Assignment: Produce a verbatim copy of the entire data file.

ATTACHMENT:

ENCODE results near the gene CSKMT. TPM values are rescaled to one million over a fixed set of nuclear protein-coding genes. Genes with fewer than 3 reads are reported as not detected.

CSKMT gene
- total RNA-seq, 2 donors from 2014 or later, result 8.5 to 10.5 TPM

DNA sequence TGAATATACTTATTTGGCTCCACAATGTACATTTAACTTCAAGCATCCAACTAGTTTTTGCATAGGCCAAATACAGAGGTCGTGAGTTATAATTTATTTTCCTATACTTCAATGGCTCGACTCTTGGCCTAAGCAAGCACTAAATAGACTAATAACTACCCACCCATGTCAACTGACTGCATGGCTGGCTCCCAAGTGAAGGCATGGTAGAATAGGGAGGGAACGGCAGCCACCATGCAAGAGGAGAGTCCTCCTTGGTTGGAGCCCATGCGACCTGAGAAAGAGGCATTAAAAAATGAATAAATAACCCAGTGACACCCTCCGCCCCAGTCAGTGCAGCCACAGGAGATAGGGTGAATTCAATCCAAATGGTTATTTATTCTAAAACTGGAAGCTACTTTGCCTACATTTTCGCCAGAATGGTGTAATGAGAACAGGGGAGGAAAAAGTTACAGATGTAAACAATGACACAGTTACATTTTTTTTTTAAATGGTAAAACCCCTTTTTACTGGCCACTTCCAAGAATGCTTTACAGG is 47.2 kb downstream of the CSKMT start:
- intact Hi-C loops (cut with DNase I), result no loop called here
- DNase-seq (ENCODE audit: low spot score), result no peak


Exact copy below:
ENCODE results near the gene CSKMT. TPM values are rescaled to one million over a fixed set of nuclear protein-coding genes. Genes with fewer than 3 reads are reported as not detected.

CSKMT gene
- total RNA-seq, 2 donors from 2014 or later, result 8.5 to 10.5 TPM

DNA sequence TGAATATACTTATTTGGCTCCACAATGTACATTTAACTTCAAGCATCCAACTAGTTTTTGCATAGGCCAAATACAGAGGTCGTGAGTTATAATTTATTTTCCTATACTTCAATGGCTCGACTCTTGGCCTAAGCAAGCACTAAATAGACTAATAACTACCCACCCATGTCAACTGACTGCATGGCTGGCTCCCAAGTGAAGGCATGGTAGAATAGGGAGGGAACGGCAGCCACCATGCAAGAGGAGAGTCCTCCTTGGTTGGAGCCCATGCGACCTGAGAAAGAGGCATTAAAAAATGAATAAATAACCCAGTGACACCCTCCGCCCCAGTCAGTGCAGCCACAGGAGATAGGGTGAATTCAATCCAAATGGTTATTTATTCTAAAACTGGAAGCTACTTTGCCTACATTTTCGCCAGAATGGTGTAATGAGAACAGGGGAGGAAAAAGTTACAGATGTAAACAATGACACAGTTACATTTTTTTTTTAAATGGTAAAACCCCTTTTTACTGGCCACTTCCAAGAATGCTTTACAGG is 47.2 kb downstream of the CSKMT start:
- intact Hi-C loops (cut with DNase I), result no loop called here
- DNase-seq (ENCODE audit: low spot score), result no peak